By Mary Z. Robinson

The Massachusetts CFIDS/ME & FM Association Winter 2000 UPDATE

As we crawl out from under our warm winter blankets and begin to dream of sunny spring days and flowers promising to bloom, why would we want to devote our energy to next year's school issues? When you may have just managed to get this year going the way you want it to, you may be asking yourself, "Why waste my energy now thinking about what might happen next fall? My child may be much healthier by then and not need any extra accommodations."

Many parents probably feel this way, espe­cially if they have spent this past year striving to get their child the services they need to suc­ceed in school. I admit that I am one of those parents. We have just recently been able to secure for our third grader, a young person with CFIDS (YPWC), services under the educational plan that will best meet her needs now and in the future. It was an uphill struggle to con­vince the school that her academic needs could be better met under an IEP plan than under her 504 plan. (1 will not go into all of the details of these two educational options in this article. But if you have questions on what your child's options are, please refer to the references at the end of this article.

One thing my hus­band and 1 like to do each spring is to look ahead to the coming school year with a best-case/worst-case scenario in mind. This is the time of year when the school personnel are making up class lists and schedules for the coming year. It is far eas­ier to honor a request for a specific teacher or teachers at this time of year, rather than to try to rearrange things in the fall. Let me give you an idea of how we did this when our son was in middle school.

First we looked at all of the subjects that he would be required to take and the possible elec­tives for the coming year. We then looked at the master schedule that the school had planned for the coming year. We felt that the most important classes he would need would be science and math, followed by English and social studies. We then considered his "best" time—for consis­tent attendance—which was after 10 AM. With all this in mind we built the following tentative schedule:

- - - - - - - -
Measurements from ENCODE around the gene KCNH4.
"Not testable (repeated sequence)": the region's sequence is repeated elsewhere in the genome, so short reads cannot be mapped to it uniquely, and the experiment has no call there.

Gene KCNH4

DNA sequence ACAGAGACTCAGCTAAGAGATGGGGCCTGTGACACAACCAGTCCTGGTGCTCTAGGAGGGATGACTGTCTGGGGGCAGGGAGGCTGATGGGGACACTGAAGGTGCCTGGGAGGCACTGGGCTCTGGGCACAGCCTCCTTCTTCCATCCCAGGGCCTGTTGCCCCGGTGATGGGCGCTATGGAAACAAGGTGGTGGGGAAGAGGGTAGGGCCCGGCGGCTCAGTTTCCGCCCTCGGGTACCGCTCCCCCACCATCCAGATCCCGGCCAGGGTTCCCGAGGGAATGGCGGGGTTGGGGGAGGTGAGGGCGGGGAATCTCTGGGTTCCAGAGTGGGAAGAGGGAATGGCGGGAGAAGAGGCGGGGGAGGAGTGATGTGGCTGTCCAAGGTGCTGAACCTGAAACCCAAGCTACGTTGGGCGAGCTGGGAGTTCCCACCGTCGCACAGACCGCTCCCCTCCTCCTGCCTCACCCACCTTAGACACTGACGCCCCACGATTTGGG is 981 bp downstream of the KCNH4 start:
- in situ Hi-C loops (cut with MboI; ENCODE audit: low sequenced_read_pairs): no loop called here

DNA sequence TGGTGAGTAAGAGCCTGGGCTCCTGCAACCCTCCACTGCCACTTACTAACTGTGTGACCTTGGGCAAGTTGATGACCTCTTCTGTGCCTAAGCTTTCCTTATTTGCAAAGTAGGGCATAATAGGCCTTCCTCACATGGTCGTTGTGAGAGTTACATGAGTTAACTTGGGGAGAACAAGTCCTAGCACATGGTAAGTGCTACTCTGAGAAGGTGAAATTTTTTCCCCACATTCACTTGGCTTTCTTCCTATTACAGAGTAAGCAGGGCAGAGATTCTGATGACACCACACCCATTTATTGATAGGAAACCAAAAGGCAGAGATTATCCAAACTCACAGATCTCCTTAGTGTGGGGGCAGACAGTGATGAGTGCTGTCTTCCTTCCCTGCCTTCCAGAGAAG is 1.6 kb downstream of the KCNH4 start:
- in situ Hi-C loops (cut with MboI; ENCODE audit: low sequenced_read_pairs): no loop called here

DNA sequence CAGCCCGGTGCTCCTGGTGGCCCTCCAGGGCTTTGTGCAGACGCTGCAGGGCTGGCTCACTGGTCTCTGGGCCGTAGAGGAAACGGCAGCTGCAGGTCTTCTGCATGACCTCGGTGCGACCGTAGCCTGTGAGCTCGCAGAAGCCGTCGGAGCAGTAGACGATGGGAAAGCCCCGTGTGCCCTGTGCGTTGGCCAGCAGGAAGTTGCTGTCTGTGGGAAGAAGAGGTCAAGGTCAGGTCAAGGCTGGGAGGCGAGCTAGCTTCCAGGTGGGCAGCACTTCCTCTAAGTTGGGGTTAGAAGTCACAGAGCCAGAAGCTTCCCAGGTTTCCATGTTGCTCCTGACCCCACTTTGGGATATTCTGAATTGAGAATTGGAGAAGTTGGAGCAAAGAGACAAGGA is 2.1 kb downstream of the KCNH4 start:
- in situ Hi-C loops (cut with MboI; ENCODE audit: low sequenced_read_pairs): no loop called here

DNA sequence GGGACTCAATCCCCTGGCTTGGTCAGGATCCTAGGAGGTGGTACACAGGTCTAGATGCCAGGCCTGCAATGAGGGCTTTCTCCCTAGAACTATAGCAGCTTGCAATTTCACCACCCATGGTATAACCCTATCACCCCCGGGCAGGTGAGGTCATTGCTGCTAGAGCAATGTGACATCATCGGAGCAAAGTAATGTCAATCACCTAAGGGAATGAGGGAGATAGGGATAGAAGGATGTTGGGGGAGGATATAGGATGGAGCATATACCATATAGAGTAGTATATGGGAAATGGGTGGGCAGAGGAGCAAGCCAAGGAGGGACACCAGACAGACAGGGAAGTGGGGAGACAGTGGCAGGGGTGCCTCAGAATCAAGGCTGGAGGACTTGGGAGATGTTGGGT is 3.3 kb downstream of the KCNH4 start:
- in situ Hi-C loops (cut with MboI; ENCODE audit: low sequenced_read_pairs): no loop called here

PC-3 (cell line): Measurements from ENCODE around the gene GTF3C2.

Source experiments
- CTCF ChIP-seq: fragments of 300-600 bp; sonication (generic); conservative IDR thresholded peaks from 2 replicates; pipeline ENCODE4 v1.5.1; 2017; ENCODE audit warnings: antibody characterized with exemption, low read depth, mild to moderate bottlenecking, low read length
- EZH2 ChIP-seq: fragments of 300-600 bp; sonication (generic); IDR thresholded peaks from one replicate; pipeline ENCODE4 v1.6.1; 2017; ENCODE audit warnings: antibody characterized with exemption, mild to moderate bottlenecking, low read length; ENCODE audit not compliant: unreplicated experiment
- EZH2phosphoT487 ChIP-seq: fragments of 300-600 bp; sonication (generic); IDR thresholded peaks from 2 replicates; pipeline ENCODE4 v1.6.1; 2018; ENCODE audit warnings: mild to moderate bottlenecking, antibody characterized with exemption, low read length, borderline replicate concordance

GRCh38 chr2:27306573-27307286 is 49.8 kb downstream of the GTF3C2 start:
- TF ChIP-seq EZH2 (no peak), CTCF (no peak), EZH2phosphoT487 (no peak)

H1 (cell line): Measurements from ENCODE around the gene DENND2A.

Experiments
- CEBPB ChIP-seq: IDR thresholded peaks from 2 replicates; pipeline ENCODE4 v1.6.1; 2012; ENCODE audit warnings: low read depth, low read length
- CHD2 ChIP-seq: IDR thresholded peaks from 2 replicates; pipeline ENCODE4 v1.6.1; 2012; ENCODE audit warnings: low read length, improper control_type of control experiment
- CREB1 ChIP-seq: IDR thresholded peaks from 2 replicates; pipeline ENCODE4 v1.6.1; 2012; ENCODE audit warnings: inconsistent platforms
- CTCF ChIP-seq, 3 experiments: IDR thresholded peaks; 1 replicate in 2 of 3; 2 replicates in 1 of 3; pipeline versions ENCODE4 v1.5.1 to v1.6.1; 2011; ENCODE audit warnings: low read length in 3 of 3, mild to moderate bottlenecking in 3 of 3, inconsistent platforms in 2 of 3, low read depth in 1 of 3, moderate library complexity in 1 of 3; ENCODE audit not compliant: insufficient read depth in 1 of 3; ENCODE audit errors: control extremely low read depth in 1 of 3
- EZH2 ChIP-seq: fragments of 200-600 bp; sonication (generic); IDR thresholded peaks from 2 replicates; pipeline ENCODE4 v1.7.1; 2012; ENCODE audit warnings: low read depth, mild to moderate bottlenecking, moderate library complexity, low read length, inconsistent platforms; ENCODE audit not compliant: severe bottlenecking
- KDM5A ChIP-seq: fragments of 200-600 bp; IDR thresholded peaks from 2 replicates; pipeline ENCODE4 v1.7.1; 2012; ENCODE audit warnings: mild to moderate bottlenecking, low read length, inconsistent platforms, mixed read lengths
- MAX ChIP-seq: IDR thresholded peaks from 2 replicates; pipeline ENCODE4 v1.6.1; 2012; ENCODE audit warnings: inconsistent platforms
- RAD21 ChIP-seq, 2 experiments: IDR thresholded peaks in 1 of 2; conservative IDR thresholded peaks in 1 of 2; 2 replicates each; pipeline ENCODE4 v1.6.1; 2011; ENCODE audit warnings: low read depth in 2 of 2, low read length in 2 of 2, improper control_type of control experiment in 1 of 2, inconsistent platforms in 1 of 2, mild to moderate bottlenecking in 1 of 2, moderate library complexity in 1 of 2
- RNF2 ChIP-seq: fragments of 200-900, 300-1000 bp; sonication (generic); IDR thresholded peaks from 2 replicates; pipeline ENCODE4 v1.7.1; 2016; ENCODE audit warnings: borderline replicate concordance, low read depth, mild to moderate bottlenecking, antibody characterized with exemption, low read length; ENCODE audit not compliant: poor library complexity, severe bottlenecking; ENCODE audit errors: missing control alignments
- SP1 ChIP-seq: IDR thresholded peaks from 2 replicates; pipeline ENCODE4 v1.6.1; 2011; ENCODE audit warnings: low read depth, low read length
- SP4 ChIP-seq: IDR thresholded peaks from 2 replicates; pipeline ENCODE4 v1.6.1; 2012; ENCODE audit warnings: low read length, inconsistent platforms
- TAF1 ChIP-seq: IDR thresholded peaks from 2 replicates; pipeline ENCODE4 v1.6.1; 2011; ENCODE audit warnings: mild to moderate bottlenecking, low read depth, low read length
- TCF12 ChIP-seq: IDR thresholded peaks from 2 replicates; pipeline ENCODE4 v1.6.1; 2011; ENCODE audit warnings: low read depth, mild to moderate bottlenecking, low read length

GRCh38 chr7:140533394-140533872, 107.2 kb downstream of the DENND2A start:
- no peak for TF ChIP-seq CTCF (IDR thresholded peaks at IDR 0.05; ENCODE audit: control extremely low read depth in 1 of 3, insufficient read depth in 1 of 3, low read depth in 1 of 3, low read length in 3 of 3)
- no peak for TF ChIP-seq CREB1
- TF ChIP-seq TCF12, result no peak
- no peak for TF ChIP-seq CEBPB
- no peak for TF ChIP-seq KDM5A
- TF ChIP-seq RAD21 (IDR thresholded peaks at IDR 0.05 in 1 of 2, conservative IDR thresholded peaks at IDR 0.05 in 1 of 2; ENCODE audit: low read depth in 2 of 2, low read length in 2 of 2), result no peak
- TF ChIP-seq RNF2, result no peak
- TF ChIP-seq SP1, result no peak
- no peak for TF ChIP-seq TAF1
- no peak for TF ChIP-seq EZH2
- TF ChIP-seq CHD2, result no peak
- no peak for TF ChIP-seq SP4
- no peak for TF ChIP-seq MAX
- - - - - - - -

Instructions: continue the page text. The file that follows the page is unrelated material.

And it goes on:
We began with his minimum of one class at school to a maximum full schedule. Because his most important classes (math, science) were scheduled for his optimum time, he was able to get in for at least one of them all year. During his good months he was able to make it from English through social studies. Sometimes 1 would bring him home for lunch, other times he stayed at school.

The second year we did this we were able to arrange a full schedule for him, and he tolerated it for the first 10 weeks before we had to go to a shortened day. This plan of outlining options in the spring, along with teachers who are the most accommodating, really has helped both of our children to be successful. When we first asked to talk to the counselor about this, we explained that we knew all our requests could not be guar­anteed, but we just wanted to have an opportunity to voice our ideas. If the school personnel feel that you have faith in them to do the best that they can for your child, and that you are coming in only to share ideas, they may be more willing to listen and to brainstorm solutions with you.

When you take the time at this point in the year, to start thinking ahead, you can share your ideas with the school about possible scheduling arrange­ments for the fall. Ideally, you can get an accommodation Plan in place and relax a bit in the months to come. (This may help to ease your mind that things are as set as they can be for the next school year, and you can enjoy your summer vacation!) Near the end of the summer we con­tact the school again to let them know how our children are doing, and what to expect from them when the year begins. Sometimes they plan to start out with full days, and other times an amended day is needed right off. This is a good time to share any notes from your child's doctor on any needed accommodations, such as a shortened day, home tutoring, or dealing with physical-education requirements.

I realize that the ideas outlined here may not work for all of you. I would love to hear new ideas and solutions that you have found to be successful. It is our hope to discuss the options surrounding home schooling in a future issue of The Lyndonville News.

For more information on these educational programs and your child's right to a free and appropriate public education, start with the references below.

Book: A Parents Guide to CFIDS: Being an Advocate for Your Child with Chronic Fatigue Syndrome, by Bell, Robinson, Pollard, Robinson, Floyd. Haworth Press, 1999.

The Web:

  1. NICHCY—National Information Center for Children and Youth with Disabilities. [NICHYCY, an agency of the Federal Government, was defunded in 2013. Some of its pamphlets can be found at the Center for Parent Information.—Ed.]
  2. Higher EducationAAPD Getting There and NCSET Preparing for Postsecondary Education have lists of resources for those with disabilities pursuing postsecondary education.
  3. Wrights Law—A great informational website that also publishes a free online newsletter on special-ed laws:

Mary Z. Robinson, parent of two YPWCs, works with Dr. David Bell. This article was reprinted by permission of The Lyndonville News, where it first appeared. The newsletter, which was a joint effort of Dr. Bell, Jean Pollard, and Robinson, was written for people with ME/CFS or an interest in ME/CFS.